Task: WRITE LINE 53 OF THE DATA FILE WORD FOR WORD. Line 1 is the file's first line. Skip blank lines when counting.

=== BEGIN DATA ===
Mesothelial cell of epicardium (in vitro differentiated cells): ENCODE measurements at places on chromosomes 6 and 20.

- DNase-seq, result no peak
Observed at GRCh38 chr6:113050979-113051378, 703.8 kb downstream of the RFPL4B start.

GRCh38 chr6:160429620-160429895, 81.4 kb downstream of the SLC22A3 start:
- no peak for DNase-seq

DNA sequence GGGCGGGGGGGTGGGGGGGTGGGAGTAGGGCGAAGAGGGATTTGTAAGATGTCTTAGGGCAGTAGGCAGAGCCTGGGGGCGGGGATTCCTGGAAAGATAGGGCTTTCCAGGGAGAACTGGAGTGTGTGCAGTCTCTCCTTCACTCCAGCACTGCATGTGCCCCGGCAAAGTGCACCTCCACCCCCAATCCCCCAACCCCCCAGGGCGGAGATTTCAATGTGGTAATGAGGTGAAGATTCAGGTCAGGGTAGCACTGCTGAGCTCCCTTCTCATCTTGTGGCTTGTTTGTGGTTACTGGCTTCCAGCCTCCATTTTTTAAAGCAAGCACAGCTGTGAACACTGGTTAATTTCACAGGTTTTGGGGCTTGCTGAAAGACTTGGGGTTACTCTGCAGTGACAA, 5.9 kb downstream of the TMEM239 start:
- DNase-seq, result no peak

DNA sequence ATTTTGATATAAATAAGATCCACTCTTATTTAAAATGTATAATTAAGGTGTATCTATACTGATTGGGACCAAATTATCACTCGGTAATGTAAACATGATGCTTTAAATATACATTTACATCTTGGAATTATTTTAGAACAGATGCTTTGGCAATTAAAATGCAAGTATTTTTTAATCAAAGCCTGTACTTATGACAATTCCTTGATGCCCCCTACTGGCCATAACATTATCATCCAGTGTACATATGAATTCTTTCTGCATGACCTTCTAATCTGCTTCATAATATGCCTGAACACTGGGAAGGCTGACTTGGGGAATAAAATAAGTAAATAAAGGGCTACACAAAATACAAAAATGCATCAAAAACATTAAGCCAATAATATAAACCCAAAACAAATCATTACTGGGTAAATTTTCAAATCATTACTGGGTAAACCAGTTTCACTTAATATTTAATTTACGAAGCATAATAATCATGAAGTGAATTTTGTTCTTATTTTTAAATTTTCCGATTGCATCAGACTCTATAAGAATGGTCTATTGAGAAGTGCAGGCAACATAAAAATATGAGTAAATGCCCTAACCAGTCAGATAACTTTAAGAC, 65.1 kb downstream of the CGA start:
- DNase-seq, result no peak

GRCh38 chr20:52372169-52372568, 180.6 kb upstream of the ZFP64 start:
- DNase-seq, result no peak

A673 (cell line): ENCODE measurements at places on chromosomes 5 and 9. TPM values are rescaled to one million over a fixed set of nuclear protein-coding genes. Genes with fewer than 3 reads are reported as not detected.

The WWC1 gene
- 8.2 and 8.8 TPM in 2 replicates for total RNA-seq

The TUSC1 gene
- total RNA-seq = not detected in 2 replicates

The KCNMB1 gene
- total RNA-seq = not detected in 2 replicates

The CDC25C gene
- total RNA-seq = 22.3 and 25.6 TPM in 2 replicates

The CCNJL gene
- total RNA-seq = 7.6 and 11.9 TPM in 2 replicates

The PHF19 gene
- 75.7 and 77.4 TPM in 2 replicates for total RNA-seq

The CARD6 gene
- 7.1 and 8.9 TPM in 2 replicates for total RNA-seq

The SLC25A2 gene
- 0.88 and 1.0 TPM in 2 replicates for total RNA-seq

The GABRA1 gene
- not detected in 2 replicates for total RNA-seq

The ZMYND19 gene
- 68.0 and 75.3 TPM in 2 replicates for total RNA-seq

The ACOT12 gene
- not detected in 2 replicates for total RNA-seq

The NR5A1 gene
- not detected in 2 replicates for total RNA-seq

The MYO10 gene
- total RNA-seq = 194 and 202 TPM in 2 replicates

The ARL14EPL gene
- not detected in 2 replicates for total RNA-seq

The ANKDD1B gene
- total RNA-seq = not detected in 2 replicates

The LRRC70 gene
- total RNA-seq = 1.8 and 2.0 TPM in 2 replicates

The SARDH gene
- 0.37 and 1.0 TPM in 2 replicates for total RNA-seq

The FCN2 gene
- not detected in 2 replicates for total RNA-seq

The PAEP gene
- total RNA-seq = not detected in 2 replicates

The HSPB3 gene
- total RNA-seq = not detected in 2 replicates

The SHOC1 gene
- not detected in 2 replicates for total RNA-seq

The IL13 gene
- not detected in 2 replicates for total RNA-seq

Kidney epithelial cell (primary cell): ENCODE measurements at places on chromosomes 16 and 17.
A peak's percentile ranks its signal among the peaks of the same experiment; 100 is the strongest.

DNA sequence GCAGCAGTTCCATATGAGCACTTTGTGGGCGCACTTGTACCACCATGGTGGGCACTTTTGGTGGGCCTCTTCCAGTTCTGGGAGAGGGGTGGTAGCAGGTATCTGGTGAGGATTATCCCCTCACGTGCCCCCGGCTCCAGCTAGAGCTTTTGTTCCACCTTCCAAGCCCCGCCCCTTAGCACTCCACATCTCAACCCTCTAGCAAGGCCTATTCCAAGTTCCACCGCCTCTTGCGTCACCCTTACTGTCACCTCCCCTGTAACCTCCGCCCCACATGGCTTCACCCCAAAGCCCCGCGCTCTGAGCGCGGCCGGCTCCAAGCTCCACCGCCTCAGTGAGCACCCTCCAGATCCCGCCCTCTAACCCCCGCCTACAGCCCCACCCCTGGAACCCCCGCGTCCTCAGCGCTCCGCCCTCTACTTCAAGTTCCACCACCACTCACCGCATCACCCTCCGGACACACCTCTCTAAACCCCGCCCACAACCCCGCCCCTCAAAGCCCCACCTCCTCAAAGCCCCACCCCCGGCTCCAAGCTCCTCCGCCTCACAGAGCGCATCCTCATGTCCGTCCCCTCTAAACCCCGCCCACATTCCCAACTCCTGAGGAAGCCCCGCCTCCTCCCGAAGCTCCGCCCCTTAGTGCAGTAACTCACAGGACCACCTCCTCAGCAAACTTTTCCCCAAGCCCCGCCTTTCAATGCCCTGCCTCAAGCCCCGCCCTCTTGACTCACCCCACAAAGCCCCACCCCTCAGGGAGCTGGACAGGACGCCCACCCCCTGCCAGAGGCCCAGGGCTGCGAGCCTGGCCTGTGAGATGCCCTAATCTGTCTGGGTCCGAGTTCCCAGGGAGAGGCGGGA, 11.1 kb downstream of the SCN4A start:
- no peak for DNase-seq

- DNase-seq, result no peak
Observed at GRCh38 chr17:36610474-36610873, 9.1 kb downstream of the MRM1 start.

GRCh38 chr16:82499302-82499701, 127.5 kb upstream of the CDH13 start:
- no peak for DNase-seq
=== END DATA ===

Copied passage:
The SHOC1 gene